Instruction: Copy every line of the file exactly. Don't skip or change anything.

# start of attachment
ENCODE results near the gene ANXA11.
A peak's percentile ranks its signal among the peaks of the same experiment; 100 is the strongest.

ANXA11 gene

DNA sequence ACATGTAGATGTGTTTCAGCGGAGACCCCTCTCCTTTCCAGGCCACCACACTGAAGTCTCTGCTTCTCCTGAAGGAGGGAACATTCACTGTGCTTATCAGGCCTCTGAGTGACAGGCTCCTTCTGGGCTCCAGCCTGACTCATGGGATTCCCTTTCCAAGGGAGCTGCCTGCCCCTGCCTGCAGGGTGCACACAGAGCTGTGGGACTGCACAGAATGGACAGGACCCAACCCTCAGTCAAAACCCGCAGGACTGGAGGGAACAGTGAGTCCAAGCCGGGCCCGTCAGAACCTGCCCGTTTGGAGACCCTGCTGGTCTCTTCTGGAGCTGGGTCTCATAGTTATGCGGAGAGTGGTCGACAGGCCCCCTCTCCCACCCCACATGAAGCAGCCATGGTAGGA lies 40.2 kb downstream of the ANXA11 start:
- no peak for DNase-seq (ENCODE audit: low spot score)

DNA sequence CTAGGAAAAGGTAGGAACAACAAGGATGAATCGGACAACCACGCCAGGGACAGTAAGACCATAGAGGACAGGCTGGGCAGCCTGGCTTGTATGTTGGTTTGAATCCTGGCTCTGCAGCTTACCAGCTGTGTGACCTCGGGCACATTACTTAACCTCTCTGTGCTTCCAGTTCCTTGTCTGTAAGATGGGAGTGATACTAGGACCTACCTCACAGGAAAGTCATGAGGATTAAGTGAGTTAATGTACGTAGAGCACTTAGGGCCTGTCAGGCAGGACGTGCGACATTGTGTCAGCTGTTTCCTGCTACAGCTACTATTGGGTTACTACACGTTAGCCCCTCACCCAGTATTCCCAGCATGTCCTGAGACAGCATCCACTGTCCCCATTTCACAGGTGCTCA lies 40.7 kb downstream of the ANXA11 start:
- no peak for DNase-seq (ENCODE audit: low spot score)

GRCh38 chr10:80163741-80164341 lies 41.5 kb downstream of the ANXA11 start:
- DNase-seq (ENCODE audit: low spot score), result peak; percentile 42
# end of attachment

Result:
ENCODE results near the gene ANXA11.
A peak's percentile ranks its signal among the peaks of the same experiment; 100 is the strongest.

ANXA11 gene

DNA sequence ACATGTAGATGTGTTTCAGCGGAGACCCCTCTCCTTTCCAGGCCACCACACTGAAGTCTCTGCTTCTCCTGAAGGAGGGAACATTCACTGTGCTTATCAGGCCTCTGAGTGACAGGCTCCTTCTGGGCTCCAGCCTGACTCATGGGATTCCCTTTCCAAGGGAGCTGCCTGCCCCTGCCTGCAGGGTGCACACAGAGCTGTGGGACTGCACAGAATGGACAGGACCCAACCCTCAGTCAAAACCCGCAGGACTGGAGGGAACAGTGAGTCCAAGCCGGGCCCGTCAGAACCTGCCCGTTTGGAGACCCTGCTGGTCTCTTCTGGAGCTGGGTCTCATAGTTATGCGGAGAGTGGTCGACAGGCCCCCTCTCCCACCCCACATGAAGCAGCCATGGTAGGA lies 40.2 kb downstream of the ANXA11 start:
- no peak for DNase-seq (ENCODE audit: low spot score)

DNA sequence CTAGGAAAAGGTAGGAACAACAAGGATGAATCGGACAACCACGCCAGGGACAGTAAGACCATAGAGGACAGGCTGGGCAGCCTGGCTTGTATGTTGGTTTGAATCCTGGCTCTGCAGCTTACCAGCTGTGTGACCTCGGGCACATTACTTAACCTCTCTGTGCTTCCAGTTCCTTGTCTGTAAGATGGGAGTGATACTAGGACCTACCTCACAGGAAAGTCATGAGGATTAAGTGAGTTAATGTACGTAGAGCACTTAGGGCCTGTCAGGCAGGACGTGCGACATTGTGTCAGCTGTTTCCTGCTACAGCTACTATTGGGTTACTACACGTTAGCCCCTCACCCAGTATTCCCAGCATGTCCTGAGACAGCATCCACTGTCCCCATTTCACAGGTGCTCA lies 40.7 kb downstream of the ANXA11 start:
- no peak for DNase-seq (ENCODE audit: low spot score)

GRCh38 chr10:80163741-80164341 lies 41.5 kb downstream of the ANXA11 start:
- DNase-seq (ENCODE audit: low spot score), result peak; percentile 42